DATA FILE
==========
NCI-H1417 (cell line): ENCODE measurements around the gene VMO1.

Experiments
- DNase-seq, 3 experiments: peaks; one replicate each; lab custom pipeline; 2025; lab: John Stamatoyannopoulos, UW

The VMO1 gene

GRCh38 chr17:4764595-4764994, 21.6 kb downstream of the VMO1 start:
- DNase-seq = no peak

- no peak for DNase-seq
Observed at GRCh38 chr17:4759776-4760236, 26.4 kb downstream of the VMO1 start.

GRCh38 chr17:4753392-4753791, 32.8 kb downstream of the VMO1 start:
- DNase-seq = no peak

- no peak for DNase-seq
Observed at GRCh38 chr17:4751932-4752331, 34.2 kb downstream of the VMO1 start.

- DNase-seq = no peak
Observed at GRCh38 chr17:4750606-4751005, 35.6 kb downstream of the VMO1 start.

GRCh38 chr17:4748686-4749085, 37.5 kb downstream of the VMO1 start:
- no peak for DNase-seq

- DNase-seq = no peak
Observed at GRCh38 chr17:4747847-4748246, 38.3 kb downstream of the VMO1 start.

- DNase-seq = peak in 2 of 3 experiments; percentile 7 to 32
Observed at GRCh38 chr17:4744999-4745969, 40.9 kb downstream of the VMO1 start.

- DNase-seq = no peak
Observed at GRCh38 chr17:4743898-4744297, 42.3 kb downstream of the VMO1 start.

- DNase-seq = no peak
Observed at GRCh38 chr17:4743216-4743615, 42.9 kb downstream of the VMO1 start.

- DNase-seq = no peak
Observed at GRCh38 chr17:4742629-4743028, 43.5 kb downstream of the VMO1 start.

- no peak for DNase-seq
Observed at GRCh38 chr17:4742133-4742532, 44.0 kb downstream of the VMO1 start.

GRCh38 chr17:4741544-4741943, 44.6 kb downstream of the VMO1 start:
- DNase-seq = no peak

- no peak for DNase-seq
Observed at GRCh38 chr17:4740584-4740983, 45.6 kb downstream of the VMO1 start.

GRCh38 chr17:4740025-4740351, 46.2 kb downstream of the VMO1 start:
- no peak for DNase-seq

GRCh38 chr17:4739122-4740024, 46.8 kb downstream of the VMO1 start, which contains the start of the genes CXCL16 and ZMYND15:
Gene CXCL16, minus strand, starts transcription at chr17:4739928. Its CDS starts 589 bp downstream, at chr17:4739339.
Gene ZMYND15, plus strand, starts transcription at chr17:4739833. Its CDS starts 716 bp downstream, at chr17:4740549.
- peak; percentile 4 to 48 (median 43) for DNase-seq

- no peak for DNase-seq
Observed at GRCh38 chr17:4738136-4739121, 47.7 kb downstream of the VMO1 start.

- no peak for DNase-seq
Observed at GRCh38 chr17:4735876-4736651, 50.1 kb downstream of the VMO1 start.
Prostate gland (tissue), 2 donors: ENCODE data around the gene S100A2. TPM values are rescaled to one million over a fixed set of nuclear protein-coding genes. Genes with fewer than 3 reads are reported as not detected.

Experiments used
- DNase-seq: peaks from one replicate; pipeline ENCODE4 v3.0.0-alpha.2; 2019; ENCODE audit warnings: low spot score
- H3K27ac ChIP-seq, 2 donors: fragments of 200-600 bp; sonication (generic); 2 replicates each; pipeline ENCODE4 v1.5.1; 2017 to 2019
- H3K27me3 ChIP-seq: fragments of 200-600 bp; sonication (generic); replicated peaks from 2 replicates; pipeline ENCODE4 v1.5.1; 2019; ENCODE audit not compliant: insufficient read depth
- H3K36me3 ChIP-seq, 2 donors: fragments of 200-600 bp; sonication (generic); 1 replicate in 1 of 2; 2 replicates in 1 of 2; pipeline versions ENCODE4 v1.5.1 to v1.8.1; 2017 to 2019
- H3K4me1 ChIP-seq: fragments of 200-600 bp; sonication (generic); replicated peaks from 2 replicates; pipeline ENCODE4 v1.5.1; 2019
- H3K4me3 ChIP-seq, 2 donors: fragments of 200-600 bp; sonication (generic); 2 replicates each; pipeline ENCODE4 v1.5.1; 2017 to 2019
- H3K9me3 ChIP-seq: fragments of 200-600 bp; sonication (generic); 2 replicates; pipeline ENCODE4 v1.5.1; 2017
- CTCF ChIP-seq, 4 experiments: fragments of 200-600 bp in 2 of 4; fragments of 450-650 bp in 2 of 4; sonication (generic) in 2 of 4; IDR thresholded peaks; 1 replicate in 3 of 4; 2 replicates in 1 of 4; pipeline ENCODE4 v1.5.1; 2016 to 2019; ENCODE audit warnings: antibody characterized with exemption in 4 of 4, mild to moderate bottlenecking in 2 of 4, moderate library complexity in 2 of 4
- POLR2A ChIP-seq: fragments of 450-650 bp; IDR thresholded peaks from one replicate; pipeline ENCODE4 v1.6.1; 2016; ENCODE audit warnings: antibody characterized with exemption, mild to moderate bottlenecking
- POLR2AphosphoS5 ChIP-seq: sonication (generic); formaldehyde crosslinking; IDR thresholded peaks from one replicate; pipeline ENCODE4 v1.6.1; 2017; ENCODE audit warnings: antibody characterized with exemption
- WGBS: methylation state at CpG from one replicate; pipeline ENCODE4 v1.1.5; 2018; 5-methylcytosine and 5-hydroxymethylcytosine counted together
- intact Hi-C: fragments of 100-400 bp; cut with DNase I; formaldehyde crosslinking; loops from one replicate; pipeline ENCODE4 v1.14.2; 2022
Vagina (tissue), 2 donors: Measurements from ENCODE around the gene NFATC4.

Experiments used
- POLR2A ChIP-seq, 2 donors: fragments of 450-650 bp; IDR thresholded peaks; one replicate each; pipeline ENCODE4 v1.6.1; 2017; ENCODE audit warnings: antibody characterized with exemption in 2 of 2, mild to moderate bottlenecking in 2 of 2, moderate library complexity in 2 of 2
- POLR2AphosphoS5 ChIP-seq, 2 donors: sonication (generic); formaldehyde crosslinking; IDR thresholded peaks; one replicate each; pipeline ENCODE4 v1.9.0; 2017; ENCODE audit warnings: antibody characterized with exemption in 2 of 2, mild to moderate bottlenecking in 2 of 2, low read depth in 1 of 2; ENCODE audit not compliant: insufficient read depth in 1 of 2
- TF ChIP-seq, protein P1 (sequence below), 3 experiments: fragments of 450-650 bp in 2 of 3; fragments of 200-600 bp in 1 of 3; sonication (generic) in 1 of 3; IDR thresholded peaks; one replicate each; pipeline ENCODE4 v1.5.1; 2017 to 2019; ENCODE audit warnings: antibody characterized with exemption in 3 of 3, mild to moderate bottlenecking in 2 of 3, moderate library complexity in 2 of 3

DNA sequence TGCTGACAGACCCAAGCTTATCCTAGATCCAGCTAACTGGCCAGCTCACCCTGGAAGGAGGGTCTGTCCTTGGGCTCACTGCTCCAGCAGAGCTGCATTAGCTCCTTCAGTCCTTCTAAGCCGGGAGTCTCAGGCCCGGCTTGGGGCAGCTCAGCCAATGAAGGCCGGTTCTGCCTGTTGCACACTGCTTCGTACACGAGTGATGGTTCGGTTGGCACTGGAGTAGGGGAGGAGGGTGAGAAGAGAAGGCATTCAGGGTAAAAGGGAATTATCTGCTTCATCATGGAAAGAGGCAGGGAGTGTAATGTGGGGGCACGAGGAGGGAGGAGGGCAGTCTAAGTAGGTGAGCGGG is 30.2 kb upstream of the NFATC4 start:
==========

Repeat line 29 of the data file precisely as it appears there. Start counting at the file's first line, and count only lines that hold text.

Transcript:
GRCh38 chr17:4741544-4741943, 44.6 kb downstream of the VMO1 start: